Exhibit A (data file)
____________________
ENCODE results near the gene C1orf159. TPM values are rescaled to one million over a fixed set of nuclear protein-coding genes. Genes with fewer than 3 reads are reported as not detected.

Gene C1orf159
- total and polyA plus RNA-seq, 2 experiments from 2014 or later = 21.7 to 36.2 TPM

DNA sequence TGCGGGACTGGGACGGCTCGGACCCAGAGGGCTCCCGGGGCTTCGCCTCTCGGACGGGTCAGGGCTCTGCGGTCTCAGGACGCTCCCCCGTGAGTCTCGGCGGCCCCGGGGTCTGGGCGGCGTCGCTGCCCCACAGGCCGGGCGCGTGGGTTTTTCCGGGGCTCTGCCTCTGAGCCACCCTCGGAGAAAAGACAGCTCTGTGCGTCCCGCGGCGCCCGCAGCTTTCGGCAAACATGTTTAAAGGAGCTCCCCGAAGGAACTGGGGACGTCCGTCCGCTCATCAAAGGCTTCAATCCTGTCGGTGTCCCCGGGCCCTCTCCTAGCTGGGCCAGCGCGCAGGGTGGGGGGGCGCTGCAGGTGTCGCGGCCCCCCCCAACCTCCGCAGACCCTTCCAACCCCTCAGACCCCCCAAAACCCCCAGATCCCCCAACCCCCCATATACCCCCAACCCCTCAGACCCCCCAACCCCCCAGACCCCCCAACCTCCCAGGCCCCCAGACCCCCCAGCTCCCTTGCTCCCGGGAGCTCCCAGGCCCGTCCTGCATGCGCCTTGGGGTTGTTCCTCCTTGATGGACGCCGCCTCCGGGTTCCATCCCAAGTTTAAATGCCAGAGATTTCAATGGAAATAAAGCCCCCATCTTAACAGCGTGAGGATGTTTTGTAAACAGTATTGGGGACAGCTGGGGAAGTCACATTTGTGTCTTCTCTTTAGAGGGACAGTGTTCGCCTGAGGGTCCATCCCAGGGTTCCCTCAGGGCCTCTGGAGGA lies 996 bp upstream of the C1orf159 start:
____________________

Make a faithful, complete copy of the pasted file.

ENCODE results near the gene C1orf159. TPM values are rescaled to one million over a fixed set of nuclear protein-coding genes. Genes with fewer than 3 reads are reported as not detected.

Gene C1orf159
- total and polyA plus RNA-seq, 2 experiments from 2014 or later = 21.7 to 36.2 TPM

DNA sequence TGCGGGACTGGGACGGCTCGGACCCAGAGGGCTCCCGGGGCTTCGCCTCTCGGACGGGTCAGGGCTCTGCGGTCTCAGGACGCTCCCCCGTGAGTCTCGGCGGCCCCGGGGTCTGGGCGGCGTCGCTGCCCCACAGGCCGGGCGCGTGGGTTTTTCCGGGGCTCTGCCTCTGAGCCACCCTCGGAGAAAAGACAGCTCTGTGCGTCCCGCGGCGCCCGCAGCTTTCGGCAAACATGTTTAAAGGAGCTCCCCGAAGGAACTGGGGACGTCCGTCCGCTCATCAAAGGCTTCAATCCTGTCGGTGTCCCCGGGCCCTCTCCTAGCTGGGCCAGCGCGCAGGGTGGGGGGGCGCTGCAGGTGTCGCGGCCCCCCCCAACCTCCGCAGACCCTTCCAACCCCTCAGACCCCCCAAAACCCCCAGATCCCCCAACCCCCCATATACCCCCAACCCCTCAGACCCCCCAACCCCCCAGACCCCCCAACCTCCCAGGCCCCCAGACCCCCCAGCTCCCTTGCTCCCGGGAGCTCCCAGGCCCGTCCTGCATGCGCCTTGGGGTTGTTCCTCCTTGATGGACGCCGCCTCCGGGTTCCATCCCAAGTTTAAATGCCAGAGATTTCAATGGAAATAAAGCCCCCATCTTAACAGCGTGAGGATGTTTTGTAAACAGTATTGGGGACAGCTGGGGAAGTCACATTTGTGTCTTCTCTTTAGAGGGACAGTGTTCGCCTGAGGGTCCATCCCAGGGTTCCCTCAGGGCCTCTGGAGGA lies 996 bp upstream of the C1orf159 start: